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    Auto Insurance

    High school students don’t always think ahead. But unlike cramming for an exam the night before, there’s no way to make up for not having car insurance after an accident. Just one accident can have multiple repercussions that could last way past graduation. 

    Most students rely on their parents to make decisions about auto insurance, leaving them ill-equipped to take the wheel when it’s time to choose coverage for themselves. We believe that helping your students learn more about auto insurance helps reduce the negative impact of a potential accident—no cramming necessary. 

    Insurance 101 

    Collision coverage; deductibles; liability insurance: these terms probably aren’t on your average 11th grade vocab quiz. But students won’t have to face the confusing facts on auto insurance alone. Banzai explains different types of auto insurance, what’s legal, what’s not, and how insurance covers different types of accidents. 


    You’ve navigated the high school parking lot, and you know that students don’t always make the best drivers. But even if students drive irresponsibly and crash into a light post, there’s a type of coverage that can help repair Mom and Dad’s car and any resulting damage. We explain the difference between collision coverage and personal injury coverage on a need-to-know basis using language students will understand.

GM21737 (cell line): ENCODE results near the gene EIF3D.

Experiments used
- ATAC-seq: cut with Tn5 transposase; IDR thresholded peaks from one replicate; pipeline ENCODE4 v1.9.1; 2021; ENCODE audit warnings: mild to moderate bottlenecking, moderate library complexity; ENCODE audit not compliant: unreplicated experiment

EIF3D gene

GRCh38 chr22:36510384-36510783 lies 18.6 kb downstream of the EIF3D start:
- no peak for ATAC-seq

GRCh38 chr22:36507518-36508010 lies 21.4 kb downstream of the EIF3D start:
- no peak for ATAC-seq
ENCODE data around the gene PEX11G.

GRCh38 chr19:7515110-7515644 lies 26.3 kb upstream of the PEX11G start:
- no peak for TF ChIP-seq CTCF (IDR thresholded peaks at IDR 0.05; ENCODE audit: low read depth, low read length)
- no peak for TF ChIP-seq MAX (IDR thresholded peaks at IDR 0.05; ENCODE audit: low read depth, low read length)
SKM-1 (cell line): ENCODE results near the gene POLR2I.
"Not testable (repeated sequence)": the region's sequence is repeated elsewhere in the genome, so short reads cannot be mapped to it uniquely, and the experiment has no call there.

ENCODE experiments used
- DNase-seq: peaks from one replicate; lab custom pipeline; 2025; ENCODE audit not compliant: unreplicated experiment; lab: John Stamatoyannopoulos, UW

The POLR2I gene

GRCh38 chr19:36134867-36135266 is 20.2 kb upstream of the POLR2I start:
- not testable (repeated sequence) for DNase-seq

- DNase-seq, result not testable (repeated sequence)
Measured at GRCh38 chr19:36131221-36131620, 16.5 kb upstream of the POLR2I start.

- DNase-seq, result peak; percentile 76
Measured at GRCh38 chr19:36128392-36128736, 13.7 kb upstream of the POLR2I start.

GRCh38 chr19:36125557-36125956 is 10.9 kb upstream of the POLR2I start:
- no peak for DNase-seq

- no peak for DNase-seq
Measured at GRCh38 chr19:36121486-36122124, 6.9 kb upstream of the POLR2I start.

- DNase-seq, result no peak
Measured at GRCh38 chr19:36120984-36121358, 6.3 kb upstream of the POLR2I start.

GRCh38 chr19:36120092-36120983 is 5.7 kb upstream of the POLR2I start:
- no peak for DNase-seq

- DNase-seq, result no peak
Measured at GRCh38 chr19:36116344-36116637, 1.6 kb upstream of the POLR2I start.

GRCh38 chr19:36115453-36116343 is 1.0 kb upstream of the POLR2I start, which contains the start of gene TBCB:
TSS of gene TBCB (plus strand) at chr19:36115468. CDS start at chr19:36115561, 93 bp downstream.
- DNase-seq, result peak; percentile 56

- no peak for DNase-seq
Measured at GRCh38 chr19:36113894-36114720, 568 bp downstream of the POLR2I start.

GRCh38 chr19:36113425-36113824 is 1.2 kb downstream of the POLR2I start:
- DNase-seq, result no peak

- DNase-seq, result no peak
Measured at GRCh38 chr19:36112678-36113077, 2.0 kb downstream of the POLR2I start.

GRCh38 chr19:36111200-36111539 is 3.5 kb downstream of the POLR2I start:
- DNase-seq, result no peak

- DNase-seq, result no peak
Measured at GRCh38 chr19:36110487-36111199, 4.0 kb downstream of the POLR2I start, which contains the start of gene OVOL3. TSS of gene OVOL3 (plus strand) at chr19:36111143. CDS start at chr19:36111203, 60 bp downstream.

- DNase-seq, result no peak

Making Choices

    Understanding auto insurance means making choices long before you actually ever need to use auto insurance. That’s why we give students the chance to choose their level of coverage–for better or for worse. Just think of it as the written driving test: a way for students to get comfortable with the course material before getting behind the wheel. 


    What might seem like a genius idea–saving money by choosing a bare bones plan–suddenly becomes a money pit after an accident happens. Or, students might learn that it can save money in the long term to purchase more comprehensive coverage and pay up front for a discount, even if it puts a dent in their bank accounts in the short term. All of these instances perfectly illustrate our philosophy on trade-offs: spending more in one area can mean spending less in another. Whatever students decide, Banzai gives students the chance to make choices, see results, and even adjust their behavior for next time. 

    You can’t always get students to not selfie and drive, but you can give them the tools to make better choices about car insurance.